History of the Tattoo Term Paper

Pages: 5 (1713 words)  ·  Style: MLA  ·  Bibliography Sources: 3  ·  File: .docx  ·  Topic: Art  (general)

¶ … origins of this art form and how tattoos have endured through time. The art of tattoo has been practiced around the world for thousands of years, especially in the Polynesian islands, where tattoo has been a way of life for at least 2000 years. Today, tattoos are hip again, after remaining under the radar for decades. They are more intricate and detailed than ever, but they are still one of the most personal forms of art that a person can engage in, and they are permanent, so they create an enduring history of the art when tattoo artists create them.

While there were some ancient tribes in Europe who practiced tattooing, the practice really died out there, but it was always strong in Polynesia. Samoan tattoo artists have been living and working on the island for over 2000 years, and the art spread to other island nations, such as Hawaii and New Zealand, and then spread around the world when European explorers discovered the art. Asian cultures also practiced tattoo, so the practice has existed throughout the world, but never at the rate or popularity that it exists today.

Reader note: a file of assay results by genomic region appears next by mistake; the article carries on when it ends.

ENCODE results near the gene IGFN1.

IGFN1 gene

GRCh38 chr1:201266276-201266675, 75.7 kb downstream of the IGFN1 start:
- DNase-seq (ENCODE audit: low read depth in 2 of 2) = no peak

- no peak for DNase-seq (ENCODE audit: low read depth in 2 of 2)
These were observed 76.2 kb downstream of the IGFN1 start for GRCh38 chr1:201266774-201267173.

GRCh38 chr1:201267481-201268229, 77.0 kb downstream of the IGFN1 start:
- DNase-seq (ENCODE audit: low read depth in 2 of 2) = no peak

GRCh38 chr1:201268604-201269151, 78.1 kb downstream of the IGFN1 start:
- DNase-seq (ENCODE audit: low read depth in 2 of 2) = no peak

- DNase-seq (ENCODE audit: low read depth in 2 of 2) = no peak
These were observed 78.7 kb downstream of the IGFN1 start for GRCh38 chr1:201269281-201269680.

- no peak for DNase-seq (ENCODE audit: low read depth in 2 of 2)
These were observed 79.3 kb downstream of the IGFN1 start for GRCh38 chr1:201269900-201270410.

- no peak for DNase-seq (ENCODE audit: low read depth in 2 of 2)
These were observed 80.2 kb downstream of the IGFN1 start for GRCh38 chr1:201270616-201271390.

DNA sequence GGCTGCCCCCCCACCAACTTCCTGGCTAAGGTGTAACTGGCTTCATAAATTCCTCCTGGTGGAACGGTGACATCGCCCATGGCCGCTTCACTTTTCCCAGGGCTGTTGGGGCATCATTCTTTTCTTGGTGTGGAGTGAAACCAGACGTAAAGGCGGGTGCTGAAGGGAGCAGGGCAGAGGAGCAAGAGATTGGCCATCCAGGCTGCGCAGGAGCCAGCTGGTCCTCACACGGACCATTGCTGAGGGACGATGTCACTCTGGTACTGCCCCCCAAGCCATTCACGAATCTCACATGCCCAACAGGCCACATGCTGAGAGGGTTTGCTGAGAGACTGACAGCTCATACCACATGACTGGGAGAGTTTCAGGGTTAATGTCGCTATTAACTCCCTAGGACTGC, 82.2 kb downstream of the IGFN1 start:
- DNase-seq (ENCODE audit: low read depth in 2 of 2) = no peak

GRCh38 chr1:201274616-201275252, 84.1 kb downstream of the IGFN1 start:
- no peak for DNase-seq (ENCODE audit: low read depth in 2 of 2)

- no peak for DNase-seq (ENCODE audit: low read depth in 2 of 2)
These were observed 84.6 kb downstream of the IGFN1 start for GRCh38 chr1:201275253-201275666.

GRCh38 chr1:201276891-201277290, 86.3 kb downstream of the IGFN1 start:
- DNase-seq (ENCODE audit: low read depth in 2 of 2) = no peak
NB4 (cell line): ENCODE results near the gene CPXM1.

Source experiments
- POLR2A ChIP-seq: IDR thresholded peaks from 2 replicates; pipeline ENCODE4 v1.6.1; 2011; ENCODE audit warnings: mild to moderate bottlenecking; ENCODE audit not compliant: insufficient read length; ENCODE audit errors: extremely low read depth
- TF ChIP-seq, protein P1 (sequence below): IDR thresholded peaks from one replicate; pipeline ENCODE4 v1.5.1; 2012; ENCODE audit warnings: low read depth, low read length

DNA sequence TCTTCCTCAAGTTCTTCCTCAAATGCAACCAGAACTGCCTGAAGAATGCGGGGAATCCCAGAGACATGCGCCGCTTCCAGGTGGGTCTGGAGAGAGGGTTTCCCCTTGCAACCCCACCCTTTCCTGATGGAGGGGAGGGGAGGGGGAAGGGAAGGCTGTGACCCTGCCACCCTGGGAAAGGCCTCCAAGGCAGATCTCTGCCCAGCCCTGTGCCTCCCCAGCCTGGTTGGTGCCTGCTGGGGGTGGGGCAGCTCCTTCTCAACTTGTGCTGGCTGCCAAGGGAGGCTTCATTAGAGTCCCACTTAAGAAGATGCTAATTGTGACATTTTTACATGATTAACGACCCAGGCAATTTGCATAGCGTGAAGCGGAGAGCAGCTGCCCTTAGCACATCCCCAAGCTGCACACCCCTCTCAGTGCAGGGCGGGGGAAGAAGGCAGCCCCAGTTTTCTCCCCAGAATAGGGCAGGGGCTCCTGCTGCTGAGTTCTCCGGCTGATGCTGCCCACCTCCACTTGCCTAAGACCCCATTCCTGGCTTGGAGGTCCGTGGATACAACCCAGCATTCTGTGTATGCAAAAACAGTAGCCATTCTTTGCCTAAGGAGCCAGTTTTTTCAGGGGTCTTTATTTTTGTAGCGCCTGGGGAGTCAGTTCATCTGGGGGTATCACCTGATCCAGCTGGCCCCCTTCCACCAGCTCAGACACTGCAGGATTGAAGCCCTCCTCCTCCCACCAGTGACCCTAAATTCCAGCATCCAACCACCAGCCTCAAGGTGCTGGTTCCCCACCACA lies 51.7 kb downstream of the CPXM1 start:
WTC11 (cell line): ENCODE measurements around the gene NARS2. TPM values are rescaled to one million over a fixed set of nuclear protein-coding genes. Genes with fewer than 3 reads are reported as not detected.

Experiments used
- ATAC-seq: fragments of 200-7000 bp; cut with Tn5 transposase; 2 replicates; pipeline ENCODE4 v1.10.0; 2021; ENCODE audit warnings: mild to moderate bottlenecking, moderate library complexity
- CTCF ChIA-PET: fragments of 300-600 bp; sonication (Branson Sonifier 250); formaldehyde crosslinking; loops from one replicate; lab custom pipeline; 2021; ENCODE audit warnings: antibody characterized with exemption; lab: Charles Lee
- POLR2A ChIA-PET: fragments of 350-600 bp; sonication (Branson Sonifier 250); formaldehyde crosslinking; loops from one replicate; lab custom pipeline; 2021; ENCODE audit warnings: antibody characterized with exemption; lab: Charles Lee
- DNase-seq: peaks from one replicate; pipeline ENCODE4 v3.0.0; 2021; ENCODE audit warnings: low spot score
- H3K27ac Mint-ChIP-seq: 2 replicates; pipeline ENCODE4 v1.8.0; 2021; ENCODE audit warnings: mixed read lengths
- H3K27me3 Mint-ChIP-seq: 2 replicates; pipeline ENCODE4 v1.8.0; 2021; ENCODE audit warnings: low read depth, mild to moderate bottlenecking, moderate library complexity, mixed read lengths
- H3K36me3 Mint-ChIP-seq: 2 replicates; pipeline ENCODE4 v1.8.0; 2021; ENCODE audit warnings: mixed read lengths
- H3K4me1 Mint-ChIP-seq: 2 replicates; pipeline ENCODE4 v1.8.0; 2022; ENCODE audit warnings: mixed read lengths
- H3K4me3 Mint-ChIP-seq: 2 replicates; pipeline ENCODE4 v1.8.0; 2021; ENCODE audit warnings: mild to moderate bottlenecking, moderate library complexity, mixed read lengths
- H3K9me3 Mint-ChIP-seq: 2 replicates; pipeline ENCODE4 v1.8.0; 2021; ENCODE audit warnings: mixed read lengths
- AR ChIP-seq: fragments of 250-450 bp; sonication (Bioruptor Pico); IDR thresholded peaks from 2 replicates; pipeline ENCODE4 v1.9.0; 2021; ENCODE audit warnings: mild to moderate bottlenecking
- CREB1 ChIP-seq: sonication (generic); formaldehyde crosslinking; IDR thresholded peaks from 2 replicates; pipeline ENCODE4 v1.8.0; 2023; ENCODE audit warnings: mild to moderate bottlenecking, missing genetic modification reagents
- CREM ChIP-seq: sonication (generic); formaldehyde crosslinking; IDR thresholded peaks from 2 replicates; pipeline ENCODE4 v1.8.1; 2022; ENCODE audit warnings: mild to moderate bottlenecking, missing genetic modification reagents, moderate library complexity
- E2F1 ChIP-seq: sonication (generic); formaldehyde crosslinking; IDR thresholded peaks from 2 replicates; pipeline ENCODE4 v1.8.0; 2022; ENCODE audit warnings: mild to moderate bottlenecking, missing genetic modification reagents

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It is generally acknowledged the Polynesia is the heart of the origins of tattoo, and how they practiced the art is representative of how most early tattoos were created. PBS editors write, "The legacy of Polynesian tattoo began over 2000 years ago and is as diverse as the people who wear them. Once widespread in Polynesian societies across the Pacific Ocean, the arrival of western missionaries in the 19th century forced this unique art form into decline" (Editors). Almost all Samoan men had tattoos, many were covered in tattoos from their torsos to their knees, and the tattoos were also a mark of social rank, such as the chief of the tribe, so they had great ceremonial meaning as well. The editors continue, "The permanent marks left by the tattoo artists would forever celebrate their endurance and dedication to cultural traditions. The pain was extreme and the risk of death by infection was a great concern" (Editors). Thus, tattoo had great cultural significance in the Polynesian islands, but it also signified rank and status. Women also engaged in tattooing, but their designs were smaller, and they usually only had them on their hands or their legs and thighs.